AUTONOMOUS OPERATIONS AND SYSTEM INTEGRATION OF LOW-COST ROBOTIC VEHICLES WITH APPLICATION TO SMALL GROUND VEHICLES AND NANOSATELLITES
Johns Hopkins University
The goal of this thesis is to enable basic autonomous navigation capability of low-cost robotic vehicles, in situations where only an approximate model of the vehicle and environment is available and only high-level guidance from a human operator is expected. We develop a common framework that utilizes inertial and depth sensing to enable basic perception and employ standard planning and model-based control to enable autonomous navigation to a given goal state. The framework is applied to two domains: small satellites performing on-orbit navigation (using a mock-up environment and engineering models), and small ground vehicles traversing unpaved terrains (e.g. in a campus-like environment). For the satellite domain, our goal is to enable autonomous relative navigation between multiple spacecraft, that is needed for future missions that require e.g. segmented mirror on-orbit assembly, motivated by the fact that performing such missions using human-guided ground control is infeasible. For the small ground vehicle domain, unlike standard autonomous cars, our goal is to enable traversal of environments that do not necessarily have paved roads. We therefore develop algorithms that employ learning-based dynamical models which can adapt to more than one terrain. This thesis investigates both of these systems equipped with minimal sensing and actuation, and performs a feasibility analysis of the effectiveness of autonomous navigation.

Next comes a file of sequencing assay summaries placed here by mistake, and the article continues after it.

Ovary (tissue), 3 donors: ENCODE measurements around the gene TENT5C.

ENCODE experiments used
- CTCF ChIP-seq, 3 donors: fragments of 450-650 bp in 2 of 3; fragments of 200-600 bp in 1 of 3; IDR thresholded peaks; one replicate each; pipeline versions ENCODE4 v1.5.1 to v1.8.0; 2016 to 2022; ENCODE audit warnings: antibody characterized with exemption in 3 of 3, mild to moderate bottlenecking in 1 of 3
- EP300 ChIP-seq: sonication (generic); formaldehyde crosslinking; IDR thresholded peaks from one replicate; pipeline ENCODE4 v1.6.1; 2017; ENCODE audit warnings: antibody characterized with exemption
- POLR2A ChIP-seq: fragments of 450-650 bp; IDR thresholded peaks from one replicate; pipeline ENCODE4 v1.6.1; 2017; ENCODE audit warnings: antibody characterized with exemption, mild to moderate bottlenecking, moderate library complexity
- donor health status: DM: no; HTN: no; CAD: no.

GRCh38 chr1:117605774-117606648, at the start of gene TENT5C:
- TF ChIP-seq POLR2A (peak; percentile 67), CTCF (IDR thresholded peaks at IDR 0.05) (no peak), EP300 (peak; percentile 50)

nanosatellites, CubeSats, Optimal Control, Planning Algorithms, UGV, unmanned ground vehicles, global planning, local planning